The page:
I will have to do a little experiementing with the color filters you all mentioned. Guess there is a difference between adding a little "pep" to the image or completely altering it.<BR>
    This leads me to another question, though - how much of that can be added in the enlarging - like enhancing the contrast or the sky or something? Or does it not work like that, and once it's on the film, there it is?<BR>
    Most of my darkroom work so far has been simple elarging of B&W negatives, with occasional dodging / burning when absolutely necessary - I've just always perferred to say look, "this is the way it was" - but sometimes that leads to a rather flat image for me.<BR>
  15. I use a UV filter all the time to protect the front element of the lens. Other than that I occasionally use a yellow or yellow-green filter.
  16. I'd leave the HMC on; it's a decent filter. If you start looking at lenses under bright light, and with a magnifier, you'll find that most people are leaving cleaning marks (aka scratches and coating damage) without even knowing it. I keep filters on my lenses, clean maybe every couple years, and have flawless lenses. My photos haven't suffered in any way. Your call. You can certainly accomplish much in the darkroom. Skies can be burned in, and other tonal relationships altered, but a filter can change relationships in small areas you can't easily do otherwise. A filter can also enhance or subdue things like wood grain, stains, blemishes, and can bring a subject out of the background. A polarizer can remove reflections that otherwise would have to be done in PS or a similar program. Someone did bring up the very important point about shadow detail outdoors. Shadows are illuminated by skylight, which is bluish. When you filter to darken the skies, you also darken the shadows (same color). That can increase the contrast of the scene. It's why photos taken with deep red filters often have such black shadows and such an extreme look. Sometimes the filter factors and TTL meter readings aren't sufficient- bracket important shots. The deep filters are to be avoided if you don't want to alter the look of things, but I wouldn't get too hung up on that- use whatever you need to use to get the image you want.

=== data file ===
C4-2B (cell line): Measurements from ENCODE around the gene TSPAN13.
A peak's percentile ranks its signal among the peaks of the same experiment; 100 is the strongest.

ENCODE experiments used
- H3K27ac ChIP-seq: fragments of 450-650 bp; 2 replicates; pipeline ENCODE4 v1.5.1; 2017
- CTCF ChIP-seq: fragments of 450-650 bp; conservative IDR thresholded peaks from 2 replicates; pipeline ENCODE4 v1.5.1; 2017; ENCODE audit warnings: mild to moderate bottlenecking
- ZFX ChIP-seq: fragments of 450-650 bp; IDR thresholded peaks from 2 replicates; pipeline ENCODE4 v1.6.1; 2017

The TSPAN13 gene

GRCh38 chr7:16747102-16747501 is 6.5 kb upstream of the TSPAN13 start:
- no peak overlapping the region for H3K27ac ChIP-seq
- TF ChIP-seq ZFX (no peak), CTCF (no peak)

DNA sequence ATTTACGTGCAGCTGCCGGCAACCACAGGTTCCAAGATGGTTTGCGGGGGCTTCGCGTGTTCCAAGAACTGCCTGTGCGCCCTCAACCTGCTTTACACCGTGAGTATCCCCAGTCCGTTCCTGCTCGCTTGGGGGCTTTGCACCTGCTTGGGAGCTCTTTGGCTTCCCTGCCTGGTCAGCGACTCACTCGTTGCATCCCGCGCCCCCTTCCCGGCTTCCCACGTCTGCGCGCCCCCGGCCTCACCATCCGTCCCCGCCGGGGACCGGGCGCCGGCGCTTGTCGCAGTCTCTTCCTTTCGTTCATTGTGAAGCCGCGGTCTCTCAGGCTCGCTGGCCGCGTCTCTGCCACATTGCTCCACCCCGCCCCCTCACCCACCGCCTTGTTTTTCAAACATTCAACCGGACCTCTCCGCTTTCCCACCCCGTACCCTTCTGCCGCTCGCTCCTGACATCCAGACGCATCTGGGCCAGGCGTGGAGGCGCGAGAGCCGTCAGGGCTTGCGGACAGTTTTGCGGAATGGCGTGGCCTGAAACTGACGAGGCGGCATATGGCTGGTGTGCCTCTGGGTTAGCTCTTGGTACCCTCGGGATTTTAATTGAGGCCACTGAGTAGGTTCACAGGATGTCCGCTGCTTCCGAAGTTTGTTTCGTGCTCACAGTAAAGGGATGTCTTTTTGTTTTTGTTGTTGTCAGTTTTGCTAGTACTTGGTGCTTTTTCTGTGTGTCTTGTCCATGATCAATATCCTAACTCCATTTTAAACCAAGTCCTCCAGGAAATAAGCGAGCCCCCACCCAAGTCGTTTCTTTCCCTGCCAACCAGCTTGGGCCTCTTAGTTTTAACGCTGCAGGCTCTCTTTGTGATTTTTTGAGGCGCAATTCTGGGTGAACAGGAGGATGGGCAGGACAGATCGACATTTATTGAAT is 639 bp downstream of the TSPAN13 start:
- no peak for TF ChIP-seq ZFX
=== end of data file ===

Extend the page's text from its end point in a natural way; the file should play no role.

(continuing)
17. The reason yellow is traditional for BW is that BW films are more sensitive to blue light than to red, and the yellow filter was intended to get the final spectral response more like what we see. This was more of an issue with earlier films, which were more orthochromatic than current films. In the end, use what you see fit, and don't worry about what you're supposed to use.
  18. Jedidiah,

    Contrast can be controlled in the darkroom up to a point. The use of contrast (color) filters in B&W photopraphy help separate shades of gray on the neagative. Many objects that appear to be very different in color can merge in the negative; that is have the same density. Using the yellow filter to reduce the density of the sky to make more separation between the clouds and the sky is useful if they merge in the negative without the use of the filter. Most natural objects are very low in color saturation and tend to have similar reflective values that become similar densities in the neagative. Using color filters can make the red apple appear "brighter" or "darker" depending upon the filter selected. Most basic B&W technical books have photographs of how a sceen can be manipulated with different filters. A bowl of fruit, with fruit of different colors, is a usual visual expample of the use of contrast filters.